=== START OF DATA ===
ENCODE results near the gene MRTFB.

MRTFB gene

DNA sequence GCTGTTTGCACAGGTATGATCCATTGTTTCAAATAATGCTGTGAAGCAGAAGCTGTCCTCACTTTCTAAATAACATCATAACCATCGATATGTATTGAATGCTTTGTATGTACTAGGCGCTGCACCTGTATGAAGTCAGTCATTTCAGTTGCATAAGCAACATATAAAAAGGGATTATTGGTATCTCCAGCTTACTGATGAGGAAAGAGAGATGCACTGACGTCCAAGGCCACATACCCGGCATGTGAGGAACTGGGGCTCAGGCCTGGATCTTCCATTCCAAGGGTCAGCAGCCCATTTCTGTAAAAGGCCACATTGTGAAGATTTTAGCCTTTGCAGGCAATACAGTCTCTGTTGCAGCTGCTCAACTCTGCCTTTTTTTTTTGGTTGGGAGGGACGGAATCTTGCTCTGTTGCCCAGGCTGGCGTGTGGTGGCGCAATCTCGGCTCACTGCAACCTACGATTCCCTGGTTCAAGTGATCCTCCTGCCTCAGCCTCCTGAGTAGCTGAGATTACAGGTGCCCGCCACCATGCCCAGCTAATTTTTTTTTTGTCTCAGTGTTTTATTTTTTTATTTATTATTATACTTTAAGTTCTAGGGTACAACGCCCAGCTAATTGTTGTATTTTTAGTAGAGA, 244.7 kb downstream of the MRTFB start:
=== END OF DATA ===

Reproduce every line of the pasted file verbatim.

ENCODE results near the gene MRTFB.

MRTFB gene

DNA sequence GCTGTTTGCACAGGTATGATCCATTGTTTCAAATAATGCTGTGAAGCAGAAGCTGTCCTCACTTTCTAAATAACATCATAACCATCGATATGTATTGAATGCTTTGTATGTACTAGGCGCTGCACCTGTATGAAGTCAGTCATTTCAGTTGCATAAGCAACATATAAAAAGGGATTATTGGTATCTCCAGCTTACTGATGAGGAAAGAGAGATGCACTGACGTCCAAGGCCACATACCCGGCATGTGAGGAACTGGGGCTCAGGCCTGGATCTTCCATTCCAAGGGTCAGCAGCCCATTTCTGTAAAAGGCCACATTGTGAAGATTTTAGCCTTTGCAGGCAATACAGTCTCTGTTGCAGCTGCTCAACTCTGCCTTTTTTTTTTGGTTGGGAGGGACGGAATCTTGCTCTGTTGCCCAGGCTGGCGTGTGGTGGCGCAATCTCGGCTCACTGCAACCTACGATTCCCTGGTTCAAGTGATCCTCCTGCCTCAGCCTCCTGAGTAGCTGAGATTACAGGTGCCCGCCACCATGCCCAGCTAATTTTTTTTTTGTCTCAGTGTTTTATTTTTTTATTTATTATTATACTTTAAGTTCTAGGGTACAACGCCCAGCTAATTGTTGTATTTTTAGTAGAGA, 244.7 kb downstream of the MRTFB start: